Prince Roger MacClintock was an heir to the galaxy’s Throne of Man-and a self-obsessed spoiled young brat . . . until he and the Royal Marines sent to protect him were stranded on Marduk with only their feet to get them half way around the entire planet. So far, they’ve traversed a continent, crossed a sea full of ship-eating monsters, taken over an enemy spaceport, and hijacked a starship. In Roger’s absence, a palace coup by enemies of the MacClintock family has seized control of the Empire. His mother the Empress is a captive in the palace and even in her own body, drugged so that her will is not her own. Roger’s bother, the heir to the throne, is dead. And Roger himself has been branded an outlaw and traitor. Roger and his faithful band of human marines and native alien warriors have beaten the barbarian planet Marduk. Now they must re-conquer an interstellar empire. Once again, a lot of power-hungry people are going to learn a hard lesson: You do not, ever, mess with a MacClintock!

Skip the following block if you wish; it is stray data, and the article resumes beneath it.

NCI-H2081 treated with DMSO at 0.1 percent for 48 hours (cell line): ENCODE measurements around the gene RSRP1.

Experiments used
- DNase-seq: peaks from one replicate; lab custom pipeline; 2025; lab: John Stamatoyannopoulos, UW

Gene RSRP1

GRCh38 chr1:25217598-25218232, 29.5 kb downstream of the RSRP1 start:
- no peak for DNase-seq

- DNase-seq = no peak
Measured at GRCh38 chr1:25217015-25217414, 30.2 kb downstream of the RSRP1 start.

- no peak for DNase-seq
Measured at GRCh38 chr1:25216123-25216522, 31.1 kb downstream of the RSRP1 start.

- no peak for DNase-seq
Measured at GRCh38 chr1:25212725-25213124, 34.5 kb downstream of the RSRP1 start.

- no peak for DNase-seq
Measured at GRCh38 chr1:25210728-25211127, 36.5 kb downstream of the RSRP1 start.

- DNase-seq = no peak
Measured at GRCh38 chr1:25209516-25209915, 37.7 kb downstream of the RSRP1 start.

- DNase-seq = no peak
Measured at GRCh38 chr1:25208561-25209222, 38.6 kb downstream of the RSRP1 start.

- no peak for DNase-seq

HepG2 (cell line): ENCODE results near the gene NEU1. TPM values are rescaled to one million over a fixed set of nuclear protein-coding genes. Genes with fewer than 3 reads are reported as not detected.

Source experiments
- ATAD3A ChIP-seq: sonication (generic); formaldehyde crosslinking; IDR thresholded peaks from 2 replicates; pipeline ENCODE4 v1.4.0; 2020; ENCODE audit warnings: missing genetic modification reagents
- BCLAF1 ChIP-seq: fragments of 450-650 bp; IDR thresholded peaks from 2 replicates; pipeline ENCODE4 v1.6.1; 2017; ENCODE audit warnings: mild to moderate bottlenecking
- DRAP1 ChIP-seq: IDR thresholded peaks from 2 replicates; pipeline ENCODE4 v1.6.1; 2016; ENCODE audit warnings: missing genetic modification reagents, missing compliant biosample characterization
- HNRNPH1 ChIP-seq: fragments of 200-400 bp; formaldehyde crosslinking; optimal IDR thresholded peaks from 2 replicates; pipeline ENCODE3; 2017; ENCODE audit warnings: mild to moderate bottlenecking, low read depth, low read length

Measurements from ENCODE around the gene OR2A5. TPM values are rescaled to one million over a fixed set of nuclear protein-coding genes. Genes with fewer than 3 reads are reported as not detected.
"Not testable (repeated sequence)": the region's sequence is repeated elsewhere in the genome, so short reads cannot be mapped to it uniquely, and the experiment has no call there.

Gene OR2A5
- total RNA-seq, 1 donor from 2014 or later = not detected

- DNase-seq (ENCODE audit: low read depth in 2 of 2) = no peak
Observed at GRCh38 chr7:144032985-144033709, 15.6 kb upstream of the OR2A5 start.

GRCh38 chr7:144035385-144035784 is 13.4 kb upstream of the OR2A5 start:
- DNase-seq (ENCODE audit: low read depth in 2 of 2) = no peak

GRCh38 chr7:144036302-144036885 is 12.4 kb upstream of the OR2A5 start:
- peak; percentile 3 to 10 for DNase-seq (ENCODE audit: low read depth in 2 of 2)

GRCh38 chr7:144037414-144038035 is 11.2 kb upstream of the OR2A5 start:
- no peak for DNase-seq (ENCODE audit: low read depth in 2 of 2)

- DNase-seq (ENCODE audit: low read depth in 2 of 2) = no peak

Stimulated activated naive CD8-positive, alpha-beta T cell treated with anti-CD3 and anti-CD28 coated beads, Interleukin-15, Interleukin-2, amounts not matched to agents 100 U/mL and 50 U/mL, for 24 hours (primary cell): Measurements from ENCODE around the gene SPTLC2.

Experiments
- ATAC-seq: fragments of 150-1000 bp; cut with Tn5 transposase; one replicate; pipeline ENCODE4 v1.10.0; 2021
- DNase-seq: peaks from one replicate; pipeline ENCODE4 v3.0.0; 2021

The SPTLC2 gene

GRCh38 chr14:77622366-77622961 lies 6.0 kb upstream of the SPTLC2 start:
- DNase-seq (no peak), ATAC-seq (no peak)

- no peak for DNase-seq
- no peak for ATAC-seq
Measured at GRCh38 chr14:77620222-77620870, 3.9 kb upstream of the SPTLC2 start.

This is the fourth and last book in the Empire of Man series. As such it is quite different from the others in that the setting is no longer the primitive planet of Marduk but we’re now back to the “civilization” with all what it entails of modern weaponry, starships etc. However, the book brings along some of the best parts of the previous book such as the bestiary and Roger’s Mardukan friends. It’s clobber time!
Now we’re no longer on a long march of survival. Now it is Roger’s time to strike back at the bad guys. I was a bit hesitant at first to this idea of infiltrating an empire using a restaurant but it worked out really well. Roger is no longer the spoiled brat that needs to be watched, except possibly for making sure he doesn’t kill too many on a single day.
I really liked this book. The infiltration of old Earth, the convincing of the old friends of the Empire, the inevitable ass-kicking, the surprises the bad guys got and last but not least some decent space battles. Well written in the classical John Ringo and David Weber style (luckily without David Weber going too much into talk talk talk land) and exactly my cup of tea.
My only complaint would have been that another old friend and main character was lost near the end. I’m never too thrilled about these events which never really add anything but grief, neither in books nor in movies.
This was the last in the series but although this particular story arc obviously has reach its conclusion, there’s definitely a door open to continue the story. It would be interesting if John and David would do so at some time.